Saturday, August 25, 2007


Books are like friends to me. There are some who are just acquaintances. I'll read them once, set them aside, either grimace from having forced my way to the end or smile contentedly, but never feel the urge to visit them again. Others call me back to them again and again. I settle into their familiar words as I do into the comfy chair across from the fireplace at a friend's house, their plots, characters and scenery as familiar and reassuring as the decorations in the homes of the people I love.

This record heat spell and my wonderful new air conditioning have made this an ideal time to curl up with an old friend. I wanted something exciting and heavy on plot. I wanted something adventurous. I wanted something set in a place far from scorching heat. Diana Gabaldon's Outlander was just the ticket. I first read Outlander over a decade ago. I asked the first bookseller I could find in one of my favorite stores to recommend a literate romance. He snorted and said, "A literate romance!" One of my eyebrows arched up half an inch or so, and in the voice my husband and daughter have learned to dread I responded, "Oh, I see. You've never read Jane Eyre."

A woman who was shopping there laughed and told me she knew just what I needed. She put the book in my hand, and I've been hooked on the series ever since. Though, each progressive novel since Outlander has gotten a little weaker, I've still felt compelled to read each one and follow the love of the gallant, scarred and dashing Jamie (insert the sigh over men in kilts here) and the bold, strong, intelligent accidental time traveller, Claire. Yes, this book and its sisters are indeed friends.

Realizing that books are friends, I had to stop and look at my bookshelves, and the array of personalities I saw there made me laugh. There were some tweedy professors, some giggly girls, some mystics, some cynics, some psychopaths and some equally scary if not quite so amoral scoundrels, a good number of gracious ladies and gentlemen, several fools and idiots, quite a few fonts of wisdom. There were some friends who had reminded me that I could do that, even better than what they had done. Others humbled me with reminders of my limitations.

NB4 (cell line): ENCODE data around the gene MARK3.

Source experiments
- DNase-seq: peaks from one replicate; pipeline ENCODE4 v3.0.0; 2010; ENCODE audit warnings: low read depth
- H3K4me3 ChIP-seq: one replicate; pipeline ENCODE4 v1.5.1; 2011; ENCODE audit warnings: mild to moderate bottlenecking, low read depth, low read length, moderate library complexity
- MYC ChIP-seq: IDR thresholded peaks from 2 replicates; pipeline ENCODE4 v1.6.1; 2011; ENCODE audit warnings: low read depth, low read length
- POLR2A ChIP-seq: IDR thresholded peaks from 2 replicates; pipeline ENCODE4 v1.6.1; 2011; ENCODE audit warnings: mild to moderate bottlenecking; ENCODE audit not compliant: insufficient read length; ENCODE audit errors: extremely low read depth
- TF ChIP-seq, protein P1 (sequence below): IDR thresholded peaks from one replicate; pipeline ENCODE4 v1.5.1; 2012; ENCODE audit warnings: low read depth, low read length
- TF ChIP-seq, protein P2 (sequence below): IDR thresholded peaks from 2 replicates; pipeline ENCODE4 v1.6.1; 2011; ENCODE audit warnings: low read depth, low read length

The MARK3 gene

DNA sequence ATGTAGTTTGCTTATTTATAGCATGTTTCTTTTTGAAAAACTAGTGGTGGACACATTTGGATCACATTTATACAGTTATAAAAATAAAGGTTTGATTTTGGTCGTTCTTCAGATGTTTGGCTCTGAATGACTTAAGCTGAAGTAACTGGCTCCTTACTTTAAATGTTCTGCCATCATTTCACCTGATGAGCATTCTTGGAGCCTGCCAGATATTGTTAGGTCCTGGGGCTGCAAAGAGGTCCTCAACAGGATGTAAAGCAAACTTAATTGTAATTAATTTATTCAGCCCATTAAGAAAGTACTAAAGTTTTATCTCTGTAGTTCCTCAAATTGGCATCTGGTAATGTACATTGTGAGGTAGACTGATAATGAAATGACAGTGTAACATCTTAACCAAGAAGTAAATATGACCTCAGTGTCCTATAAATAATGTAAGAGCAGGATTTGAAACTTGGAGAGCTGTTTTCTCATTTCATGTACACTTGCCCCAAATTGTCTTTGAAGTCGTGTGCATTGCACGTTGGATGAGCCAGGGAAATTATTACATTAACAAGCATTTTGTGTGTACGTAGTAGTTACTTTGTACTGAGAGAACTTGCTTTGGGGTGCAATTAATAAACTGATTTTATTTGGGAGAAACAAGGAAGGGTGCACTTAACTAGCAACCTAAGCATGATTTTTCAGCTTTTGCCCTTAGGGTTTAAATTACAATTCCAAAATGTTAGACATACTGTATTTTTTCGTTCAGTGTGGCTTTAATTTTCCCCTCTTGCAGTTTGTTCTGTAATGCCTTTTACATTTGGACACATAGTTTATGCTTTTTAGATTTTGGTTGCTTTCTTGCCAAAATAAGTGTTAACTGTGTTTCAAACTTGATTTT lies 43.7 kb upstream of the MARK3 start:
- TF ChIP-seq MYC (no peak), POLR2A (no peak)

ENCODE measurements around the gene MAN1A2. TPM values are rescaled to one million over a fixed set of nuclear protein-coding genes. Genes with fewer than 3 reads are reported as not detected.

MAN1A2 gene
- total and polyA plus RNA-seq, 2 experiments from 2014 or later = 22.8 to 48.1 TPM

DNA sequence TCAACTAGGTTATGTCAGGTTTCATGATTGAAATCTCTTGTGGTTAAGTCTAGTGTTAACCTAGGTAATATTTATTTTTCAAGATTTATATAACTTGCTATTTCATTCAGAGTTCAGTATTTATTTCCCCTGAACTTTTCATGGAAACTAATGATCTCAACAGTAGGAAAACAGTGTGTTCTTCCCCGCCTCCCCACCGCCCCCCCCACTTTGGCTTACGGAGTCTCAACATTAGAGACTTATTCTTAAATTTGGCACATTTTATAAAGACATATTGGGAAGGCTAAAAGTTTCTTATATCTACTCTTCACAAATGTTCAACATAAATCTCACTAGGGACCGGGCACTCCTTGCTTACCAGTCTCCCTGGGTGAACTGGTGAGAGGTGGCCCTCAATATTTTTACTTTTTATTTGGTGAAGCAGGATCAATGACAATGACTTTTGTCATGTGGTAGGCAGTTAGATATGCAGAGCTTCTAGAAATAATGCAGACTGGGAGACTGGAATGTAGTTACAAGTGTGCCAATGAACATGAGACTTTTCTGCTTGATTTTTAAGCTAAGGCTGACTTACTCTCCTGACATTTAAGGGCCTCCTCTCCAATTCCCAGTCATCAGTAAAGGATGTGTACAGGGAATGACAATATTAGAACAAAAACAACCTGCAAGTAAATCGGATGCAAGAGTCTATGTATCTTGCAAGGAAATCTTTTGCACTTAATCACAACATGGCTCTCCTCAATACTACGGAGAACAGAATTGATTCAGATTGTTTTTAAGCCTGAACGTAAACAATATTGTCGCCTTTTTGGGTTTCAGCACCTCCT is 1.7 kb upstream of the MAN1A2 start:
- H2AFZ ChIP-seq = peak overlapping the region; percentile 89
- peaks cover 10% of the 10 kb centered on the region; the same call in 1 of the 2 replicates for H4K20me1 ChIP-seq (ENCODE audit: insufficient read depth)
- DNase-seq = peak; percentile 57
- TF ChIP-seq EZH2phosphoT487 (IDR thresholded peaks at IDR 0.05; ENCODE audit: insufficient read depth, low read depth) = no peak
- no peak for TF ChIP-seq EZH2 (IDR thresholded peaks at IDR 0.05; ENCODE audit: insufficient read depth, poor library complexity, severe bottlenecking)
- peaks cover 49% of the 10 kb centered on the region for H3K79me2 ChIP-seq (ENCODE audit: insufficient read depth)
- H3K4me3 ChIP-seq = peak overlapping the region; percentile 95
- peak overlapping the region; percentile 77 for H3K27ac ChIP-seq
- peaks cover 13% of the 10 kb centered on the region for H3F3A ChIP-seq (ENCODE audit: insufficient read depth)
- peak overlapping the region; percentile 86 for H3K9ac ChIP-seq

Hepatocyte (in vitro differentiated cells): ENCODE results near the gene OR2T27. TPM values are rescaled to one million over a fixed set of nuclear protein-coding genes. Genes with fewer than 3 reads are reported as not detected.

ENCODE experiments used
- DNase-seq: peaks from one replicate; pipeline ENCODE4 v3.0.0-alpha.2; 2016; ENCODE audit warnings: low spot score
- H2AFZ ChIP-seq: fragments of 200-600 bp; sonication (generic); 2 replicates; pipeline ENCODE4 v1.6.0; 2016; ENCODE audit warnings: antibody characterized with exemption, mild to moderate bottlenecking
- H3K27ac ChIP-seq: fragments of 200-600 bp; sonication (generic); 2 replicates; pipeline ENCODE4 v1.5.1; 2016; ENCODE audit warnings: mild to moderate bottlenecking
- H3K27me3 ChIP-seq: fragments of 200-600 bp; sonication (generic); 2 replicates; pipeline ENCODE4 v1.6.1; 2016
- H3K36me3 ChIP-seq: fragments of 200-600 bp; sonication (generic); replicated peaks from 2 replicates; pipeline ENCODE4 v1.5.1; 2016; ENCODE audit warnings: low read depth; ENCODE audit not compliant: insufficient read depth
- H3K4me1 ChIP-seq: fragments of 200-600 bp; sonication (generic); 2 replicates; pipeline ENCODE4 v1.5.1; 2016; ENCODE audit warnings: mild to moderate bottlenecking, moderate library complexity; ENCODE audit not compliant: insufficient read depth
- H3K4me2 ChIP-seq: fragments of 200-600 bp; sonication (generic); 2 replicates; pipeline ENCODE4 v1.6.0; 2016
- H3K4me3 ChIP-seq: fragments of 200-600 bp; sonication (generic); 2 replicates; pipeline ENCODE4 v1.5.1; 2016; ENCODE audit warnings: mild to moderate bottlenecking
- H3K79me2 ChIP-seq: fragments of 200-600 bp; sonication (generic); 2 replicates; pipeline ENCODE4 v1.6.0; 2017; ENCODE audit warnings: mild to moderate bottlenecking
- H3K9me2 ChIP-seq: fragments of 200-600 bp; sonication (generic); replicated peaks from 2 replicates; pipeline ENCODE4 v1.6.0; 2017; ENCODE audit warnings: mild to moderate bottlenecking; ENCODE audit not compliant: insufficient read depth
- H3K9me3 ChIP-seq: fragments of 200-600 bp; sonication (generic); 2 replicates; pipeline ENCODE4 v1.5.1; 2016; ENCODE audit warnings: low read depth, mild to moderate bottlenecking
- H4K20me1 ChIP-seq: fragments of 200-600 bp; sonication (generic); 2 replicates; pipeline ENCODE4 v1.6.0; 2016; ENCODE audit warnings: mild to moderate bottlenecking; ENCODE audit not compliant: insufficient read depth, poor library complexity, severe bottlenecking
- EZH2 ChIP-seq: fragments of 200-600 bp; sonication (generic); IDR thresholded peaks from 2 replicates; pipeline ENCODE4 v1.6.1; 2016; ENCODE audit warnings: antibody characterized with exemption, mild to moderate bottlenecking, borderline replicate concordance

My taste in books is like my taste in friends. It's eclectic and wide ranging. I like it that way. It's made my life richer and more interesting. I doubt if I'll ever have a deep knowledge of any one genre in literature. Much of what I enjoy reading wouldn't even be called literature by many, but that doesn't matter. I like the breadth of interests my bookshelves reveal about me. My shelves are haphazardly arranged. Lorna Landvik nestles cozily beside Tolkein who leans comfortably upon Linda Ellerbee. Shakespeare and Grisham are both flat on top of my computer hutch, waiting to be properly replaced on a shelf. They don't seem to mind the differences in style in the company they're keeping. I'm pretty lucky in that most of my human friends don't either.

books, friends


Anonymous Rita said...

I love the series by Diana Gabaldon, Outlander is the best! I reread it ever 2 years or so. Jamie, what a man! Great blend of history, romance, herbal lore!

August 26, 2007 6:27 AM  
Blogger Chris said...

I am like you when it comes to revisiting your favorites. You can tell mine by looking at my bookshelves. My favorites are grubby, highlighted and tabbed to death. I love using those sticky tabs so I go back and read the best passages without having to re-read the whole book.

August 26, 2007 8:42 AM  
Blogger Loz said...

You can learn a lot about people from the books on their shelves. Great post.

August 26, 2007 11:41 PM  
Blogger redsneakz said...

Unfortunately, I find that for most series, the books do start failing after a while, even the truly great ones like Agatha Christie, Rex Stout and Bill Pronzini. The merely good ones, like Janet Evanovich, fade very quickly.

Borders has given up on trying to categorize me. I just bought "A People's History of the United States" by Howard Zinn, "Souls on Fire" by Elie Wiesel, and "QED" by Richard Feynman. :-)

August 30, 2007 2:38 PM  

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